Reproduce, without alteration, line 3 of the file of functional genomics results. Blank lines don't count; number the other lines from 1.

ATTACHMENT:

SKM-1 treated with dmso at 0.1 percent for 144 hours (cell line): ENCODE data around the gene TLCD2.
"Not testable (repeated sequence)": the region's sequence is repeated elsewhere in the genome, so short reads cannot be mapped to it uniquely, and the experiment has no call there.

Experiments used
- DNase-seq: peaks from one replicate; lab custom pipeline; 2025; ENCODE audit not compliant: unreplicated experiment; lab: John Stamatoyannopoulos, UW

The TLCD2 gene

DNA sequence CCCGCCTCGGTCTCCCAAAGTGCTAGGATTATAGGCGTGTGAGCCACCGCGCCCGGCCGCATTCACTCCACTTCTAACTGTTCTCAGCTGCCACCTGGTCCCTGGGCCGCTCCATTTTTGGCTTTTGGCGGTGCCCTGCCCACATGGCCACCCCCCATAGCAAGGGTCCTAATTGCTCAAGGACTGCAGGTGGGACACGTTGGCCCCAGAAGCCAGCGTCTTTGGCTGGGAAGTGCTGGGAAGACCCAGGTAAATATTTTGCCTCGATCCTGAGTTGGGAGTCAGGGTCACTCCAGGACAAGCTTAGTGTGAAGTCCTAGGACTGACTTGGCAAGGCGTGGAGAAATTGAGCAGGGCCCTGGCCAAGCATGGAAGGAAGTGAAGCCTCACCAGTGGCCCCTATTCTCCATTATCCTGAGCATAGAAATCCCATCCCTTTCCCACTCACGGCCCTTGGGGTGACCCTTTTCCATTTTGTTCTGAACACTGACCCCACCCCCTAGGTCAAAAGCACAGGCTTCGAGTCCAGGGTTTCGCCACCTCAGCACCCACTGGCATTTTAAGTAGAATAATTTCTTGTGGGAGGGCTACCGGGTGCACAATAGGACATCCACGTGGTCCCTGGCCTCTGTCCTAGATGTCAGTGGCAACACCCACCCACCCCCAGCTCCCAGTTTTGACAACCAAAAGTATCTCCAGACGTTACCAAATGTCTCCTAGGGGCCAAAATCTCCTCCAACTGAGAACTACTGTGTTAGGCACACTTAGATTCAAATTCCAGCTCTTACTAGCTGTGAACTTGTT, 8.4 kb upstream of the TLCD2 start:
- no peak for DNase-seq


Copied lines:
Experiments used